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Chapter 12 Pricing Masonry Carpentry, and Finishes Work.

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Presentation on theme: "Chapter 12 Pricing Masonry Carpentry, and Finishes Work."— Presentation transcript:

1 Chapter 12 Pricing Masonry Carpentry, and Finishes Work

2 Objectives Upon completion of this chapter, you will be able to: –Describe the specific job factors that affect the price of masonry work –Explain what influences the material price of masonry bricks and blocks –Describe the specific job factors that affect the price of rough carpentry work

3 Objectives (cont’d.) –Explain what influences the material price of lumber –Describe how finish carpentry is priced –Describe how interior and exterior finishes are priced

4 Objectives (cont’d.) –Complete the recap and pricing of masonry work, rough carpentry, finish carpentry, and interior and exterior finishes using manual methods –Use Excel spreadsheets to price masonry work

5 Introduction Masonry work, rough carpentry, and finish carpentry –Commonly subcontracted –Still performed by some contractors Specialized companies –May have questionable reliability record Price errors

6 Masonry Labor costs –Laying masonry –Installing accessories Ladder reinforcing and wall ties Masonry materials Modularization –Factory construction of masonry panels Not common

7 Masonry Productivity Factors affecting productivity: –What is being built –Workmanship required –Size and weights of units –Mortar and bond used –Design complexity –Presence or lack of repetition –Availability of skilled trade workers

8 Figure 12.1 Masonry Work Productivities (Delmar/Cengage Learning)

9 Masonry Materials Prices vary –Depend on requirements –Normally found in specifications When not provided, based on materials agreed upon (e.g., materials defined in the bid) Wastage –More materials delivered than used Accounted for in takeoff quantities

10 Rough Carpentry Fabricated off-site –Assembled at the job site Costs –Labor and material Lumber or fabricated components Cranes Beams Trusses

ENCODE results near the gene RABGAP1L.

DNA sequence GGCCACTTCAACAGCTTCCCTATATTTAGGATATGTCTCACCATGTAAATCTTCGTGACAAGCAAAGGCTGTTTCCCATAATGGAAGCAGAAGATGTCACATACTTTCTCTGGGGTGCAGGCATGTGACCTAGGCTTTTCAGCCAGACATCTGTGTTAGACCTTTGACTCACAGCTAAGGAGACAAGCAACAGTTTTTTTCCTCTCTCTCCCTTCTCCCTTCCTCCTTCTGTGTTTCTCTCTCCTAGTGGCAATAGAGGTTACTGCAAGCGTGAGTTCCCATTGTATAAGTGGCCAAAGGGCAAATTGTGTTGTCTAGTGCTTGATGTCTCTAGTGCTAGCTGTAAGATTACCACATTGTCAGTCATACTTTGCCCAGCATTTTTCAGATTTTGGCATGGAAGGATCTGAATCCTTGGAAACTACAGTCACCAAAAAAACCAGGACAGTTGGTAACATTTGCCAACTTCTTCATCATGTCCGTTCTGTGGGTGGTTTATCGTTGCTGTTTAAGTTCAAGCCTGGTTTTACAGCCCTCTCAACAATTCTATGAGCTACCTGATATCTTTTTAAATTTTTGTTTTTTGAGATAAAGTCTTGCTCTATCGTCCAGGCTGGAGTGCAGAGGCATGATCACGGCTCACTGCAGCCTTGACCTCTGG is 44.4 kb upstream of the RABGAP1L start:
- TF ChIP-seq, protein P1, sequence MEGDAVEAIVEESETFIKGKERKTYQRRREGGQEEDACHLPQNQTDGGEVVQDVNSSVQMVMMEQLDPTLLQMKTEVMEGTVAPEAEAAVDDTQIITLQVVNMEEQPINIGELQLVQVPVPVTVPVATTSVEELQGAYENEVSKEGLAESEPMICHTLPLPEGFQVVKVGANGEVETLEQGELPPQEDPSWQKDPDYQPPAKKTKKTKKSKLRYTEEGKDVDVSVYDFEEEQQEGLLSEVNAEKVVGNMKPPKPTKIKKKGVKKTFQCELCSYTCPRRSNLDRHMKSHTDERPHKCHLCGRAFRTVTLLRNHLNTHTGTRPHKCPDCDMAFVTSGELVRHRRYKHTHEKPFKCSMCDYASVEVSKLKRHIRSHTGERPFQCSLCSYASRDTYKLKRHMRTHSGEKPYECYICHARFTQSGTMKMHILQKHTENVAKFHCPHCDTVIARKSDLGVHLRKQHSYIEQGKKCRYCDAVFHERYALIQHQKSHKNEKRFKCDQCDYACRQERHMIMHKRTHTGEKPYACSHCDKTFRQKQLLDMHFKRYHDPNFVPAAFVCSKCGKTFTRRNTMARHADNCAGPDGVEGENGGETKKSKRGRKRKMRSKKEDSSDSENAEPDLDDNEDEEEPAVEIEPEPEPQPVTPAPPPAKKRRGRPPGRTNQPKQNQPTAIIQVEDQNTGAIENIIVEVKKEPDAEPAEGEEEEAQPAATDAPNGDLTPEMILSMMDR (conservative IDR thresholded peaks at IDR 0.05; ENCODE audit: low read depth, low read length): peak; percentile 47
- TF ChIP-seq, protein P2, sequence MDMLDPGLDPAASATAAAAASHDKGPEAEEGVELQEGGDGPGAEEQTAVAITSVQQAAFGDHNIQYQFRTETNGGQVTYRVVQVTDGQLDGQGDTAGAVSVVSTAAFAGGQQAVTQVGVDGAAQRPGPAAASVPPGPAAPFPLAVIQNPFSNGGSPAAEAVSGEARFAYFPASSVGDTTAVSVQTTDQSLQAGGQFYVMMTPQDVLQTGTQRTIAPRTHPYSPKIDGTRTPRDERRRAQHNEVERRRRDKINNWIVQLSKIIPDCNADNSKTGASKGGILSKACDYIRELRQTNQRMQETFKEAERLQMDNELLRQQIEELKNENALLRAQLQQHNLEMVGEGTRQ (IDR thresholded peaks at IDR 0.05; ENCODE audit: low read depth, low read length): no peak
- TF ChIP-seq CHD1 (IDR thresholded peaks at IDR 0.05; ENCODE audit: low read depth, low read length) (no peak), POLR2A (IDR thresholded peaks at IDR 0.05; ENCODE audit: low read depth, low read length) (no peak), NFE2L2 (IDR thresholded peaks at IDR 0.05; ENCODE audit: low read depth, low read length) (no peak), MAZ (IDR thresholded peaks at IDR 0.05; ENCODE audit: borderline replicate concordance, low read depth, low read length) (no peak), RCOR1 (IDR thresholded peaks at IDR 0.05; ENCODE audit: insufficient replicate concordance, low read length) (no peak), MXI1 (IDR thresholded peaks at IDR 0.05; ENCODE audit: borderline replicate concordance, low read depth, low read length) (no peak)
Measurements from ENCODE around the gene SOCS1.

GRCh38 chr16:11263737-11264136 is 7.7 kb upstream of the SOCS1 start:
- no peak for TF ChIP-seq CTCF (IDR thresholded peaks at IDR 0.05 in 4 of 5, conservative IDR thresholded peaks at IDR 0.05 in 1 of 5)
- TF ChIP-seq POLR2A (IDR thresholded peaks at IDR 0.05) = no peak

11 Rough Carpentry Productivity Factors affecting productivity: –Carpentry components –Size of cross-section and length lumber –Power tool use –Design complexity –Presence or lack of repetition –Off-site fabrication

12 Rough Carpentry Materials Specifications define: –Species –Use classification –Lumber grade Softwood lumbar classifications: –Yard, structural, factory, and shop lumber –Rough, surfaced, and worked lumber –Boards, dimension, and timber

13 Rough Carpentry Materials (cont’d.) Lumber lengths and waste factors –Generally multiples of two feet Waste factors still required Lumber grades –Information on ability to meet requirements Rough hardware –Mostly consists of nails Other fasteners may also be required

14 Finish Carpentry and Millwork Pricing finish carpentry –Applying materials and labor prices to items measured in takeoff process Productivity of labor crews –Influenced by job factors Similar to rough carpentry

15 Exterior and Interior Finishes Procedure: –Measure quantity of each item of in takeoff –List takeoff items on a recap –Apply separate materials and labor prices Material prices: –Determined by suppliers Productivities: –Job, labor, and management factors

16 Wage Rates Basic hourly wages: –Masonry foreman: $43.00 –Mason: $39.00 –Equipment operator: $40.00 –Labor foreman: $33.00 –Laborer: $30.00

17 Wage Rates (cont’d.) –Cement finisher: $37.00 –Carpentry foreman: $41.00 –Carpenter: $38.00 –Painter foreman: $37.00 –Painter: $34.00

18 Examples Masonry, Rough Carpentry and Finish Carpentry Recap and Pricing Notes Example 1—House –Refer to Figures 12.6 through 12.10 Masonry Work Pricing Notes Example 2—Office/Warehouse Building –Refer to Figure 12.11

19 Summary This chapter reviewed pricing and influential pricing factors of: –Masonry work –Rough carpentry work –Finish carpentry work –Interior and exterior finishes

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